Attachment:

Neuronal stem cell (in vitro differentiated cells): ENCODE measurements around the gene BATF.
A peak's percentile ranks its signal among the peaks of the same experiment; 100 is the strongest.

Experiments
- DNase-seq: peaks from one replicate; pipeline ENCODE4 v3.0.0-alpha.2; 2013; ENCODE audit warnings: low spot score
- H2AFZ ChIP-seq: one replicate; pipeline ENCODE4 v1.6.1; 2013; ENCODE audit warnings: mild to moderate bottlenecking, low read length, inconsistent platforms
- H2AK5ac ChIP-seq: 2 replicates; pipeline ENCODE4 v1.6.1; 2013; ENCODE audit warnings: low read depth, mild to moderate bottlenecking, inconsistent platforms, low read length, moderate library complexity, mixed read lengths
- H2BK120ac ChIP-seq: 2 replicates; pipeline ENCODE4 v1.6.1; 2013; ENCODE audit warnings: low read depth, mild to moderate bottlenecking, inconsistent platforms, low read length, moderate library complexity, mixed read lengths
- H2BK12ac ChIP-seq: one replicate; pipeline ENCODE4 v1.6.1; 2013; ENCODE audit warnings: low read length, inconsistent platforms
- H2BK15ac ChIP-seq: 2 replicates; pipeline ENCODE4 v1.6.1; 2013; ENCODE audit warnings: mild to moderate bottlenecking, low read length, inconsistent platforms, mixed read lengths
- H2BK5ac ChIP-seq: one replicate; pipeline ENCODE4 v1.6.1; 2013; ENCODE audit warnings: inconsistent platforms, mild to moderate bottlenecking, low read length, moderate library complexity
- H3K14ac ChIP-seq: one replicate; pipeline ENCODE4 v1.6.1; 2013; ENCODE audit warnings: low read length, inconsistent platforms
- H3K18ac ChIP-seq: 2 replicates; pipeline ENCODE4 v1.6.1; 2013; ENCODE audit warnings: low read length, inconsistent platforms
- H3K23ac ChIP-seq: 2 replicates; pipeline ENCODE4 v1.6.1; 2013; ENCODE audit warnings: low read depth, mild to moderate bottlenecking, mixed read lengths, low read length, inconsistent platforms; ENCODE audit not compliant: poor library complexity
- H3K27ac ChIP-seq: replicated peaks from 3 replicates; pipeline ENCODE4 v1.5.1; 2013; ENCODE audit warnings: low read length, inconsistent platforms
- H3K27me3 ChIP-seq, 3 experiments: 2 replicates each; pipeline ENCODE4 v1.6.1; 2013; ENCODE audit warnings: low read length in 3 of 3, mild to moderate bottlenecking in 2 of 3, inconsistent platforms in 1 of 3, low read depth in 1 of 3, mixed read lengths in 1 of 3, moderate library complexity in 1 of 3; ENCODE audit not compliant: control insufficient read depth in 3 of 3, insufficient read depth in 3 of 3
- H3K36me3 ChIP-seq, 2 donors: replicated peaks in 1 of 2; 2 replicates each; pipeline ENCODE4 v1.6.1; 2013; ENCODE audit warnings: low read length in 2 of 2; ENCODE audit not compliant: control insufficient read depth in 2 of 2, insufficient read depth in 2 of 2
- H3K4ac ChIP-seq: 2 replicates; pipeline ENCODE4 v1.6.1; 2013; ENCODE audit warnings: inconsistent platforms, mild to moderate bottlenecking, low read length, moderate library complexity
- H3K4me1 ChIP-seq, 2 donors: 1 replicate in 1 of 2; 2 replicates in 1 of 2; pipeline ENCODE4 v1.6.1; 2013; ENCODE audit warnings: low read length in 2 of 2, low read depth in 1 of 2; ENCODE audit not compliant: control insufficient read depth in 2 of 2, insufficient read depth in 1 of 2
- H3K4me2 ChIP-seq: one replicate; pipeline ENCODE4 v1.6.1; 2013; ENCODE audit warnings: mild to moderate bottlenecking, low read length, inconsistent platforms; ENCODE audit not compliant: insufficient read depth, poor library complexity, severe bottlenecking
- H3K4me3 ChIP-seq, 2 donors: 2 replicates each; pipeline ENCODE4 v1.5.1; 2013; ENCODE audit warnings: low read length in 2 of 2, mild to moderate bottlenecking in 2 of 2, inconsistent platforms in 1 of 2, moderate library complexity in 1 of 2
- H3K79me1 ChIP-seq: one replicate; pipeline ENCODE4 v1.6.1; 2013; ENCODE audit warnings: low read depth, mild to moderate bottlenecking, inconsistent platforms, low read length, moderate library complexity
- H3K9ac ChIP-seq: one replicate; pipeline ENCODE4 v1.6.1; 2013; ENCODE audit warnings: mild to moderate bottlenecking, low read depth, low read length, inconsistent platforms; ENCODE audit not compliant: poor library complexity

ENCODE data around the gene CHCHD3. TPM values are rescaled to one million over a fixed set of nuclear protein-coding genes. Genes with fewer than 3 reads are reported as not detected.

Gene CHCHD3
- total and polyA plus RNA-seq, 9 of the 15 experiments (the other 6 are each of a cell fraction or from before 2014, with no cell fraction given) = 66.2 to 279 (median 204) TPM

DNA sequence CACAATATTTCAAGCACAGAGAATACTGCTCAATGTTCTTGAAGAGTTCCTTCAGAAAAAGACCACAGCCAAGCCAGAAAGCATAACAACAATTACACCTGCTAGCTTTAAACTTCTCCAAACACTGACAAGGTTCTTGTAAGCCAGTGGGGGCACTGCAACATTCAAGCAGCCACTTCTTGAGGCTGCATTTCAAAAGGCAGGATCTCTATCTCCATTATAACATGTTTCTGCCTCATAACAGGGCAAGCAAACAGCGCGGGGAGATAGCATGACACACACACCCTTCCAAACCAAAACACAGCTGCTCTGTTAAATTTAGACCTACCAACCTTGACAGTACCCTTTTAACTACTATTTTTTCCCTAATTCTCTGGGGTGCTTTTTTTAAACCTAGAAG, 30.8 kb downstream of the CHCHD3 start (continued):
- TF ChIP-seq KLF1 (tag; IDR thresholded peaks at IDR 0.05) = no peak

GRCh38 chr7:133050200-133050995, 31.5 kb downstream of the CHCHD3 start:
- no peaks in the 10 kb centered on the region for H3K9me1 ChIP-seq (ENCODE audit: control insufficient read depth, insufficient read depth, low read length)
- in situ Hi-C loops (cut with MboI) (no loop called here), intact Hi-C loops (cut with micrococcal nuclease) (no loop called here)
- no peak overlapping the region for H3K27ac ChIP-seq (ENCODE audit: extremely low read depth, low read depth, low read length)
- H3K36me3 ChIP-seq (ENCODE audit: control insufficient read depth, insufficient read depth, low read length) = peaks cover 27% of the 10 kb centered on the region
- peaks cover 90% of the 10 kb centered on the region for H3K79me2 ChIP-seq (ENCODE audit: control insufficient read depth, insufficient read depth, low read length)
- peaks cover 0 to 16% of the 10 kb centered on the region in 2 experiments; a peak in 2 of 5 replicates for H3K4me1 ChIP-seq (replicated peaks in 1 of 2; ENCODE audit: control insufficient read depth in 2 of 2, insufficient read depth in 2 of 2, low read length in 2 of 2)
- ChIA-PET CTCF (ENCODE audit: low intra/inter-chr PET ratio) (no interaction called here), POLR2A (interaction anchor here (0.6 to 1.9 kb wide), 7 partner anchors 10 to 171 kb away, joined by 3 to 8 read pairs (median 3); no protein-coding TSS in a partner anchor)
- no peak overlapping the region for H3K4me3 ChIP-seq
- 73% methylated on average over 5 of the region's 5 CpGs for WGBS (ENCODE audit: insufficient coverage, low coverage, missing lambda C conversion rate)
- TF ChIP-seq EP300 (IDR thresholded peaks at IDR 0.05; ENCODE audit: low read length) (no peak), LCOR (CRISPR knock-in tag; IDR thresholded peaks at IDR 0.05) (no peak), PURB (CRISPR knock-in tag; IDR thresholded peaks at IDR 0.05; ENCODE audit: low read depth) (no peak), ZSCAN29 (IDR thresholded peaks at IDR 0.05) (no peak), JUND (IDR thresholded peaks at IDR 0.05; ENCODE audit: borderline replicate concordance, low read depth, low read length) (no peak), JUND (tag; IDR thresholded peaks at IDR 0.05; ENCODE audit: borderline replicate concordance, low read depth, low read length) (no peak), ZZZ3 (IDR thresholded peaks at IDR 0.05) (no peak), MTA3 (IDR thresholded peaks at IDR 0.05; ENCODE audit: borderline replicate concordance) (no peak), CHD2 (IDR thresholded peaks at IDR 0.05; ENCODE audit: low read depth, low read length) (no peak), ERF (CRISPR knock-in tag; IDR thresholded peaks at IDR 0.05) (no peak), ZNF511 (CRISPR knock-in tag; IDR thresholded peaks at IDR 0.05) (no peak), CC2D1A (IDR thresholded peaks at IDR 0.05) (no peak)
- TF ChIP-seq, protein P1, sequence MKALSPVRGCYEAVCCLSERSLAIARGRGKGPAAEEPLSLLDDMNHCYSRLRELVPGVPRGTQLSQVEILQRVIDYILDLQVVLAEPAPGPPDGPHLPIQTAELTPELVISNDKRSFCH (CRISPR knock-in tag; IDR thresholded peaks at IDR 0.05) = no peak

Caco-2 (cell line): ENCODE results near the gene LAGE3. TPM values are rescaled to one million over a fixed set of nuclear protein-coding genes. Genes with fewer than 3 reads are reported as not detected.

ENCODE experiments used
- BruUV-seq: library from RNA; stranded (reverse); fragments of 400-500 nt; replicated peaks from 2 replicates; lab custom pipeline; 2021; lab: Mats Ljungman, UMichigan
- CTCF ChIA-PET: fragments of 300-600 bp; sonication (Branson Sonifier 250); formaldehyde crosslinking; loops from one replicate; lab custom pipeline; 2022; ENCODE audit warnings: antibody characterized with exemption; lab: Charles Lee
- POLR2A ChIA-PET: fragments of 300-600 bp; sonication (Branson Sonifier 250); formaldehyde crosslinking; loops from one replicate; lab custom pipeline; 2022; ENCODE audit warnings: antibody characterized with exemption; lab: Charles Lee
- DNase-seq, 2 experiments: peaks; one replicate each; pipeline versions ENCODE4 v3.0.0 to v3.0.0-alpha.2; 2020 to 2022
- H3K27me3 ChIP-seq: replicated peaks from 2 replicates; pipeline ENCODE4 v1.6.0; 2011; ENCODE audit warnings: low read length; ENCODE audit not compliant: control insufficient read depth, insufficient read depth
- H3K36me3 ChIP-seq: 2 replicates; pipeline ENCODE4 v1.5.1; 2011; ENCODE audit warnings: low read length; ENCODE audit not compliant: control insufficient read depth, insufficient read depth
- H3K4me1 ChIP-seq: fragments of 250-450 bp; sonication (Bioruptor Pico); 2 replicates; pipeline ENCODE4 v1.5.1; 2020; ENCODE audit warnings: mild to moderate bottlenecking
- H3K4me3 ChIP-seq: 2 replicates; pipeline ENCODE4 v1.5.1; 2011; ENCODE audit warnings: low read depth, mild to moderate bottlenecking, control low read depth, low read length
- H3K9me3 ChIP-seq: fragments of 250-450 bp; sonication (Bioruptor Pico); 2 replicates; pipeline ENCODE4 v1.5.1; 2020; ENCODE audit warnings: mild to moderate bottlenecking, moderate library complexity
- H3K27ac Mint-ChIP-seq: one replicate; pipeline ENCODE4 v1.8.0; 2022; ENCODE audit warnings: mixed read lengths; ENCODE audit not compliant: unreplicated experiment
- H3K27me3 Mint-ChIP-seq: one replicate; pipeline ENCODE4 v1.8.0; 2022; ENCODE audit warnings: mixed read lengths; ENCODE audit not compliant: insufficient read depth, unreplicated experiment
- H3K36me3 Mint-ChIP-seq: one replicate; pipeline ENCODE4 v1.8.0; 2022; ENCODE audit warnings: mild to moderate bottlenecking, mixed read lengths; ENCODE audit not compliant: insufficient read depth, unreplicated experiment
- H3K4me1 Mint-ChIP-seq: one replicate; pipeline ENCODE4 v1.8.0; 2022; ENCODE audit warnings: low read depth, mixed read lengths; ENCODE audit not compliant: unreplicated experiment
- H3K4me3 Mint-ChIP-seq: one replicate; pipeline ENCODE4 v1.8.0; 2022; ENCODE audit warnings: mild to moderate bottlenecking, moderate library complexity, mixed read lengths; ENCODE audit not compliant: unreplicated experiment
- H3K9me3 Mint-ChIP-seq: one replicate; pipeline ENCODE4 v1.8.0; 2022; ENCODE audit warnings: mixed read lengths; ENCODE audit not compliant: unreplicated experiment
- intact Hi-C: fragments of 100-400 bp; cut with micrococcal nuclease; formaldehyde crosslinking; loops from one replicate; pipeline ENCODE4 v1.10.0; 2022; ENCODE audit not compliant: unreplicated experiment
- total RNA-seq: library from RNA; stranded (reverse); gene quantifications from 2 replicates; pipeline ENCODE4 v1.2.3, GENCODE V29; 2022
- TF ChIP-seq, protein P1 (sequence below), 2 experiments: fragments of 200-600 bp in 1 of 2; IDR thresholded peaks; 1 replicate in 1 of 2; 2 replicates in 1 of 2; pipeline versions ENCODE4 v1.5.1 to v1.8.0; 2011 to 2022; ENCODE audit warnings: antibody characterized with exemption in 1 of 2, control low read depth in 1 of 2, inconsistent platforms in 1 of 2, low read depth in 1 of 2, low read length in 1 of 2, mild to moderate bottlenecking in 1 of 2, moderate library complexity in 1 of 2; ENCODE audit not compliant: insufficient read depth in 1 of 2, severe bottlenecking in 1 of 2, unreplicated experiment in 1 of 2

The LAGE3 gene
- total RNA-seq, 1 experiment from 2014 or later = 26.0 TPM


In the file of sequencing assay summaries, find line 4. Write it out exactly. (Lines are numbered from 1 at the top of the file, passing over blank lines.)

- DNase-seq: peaks from one replicate; pipeline ENCODE4 v3.0.0-alpha.2; 2013; ENCODE audit warnings: low spot score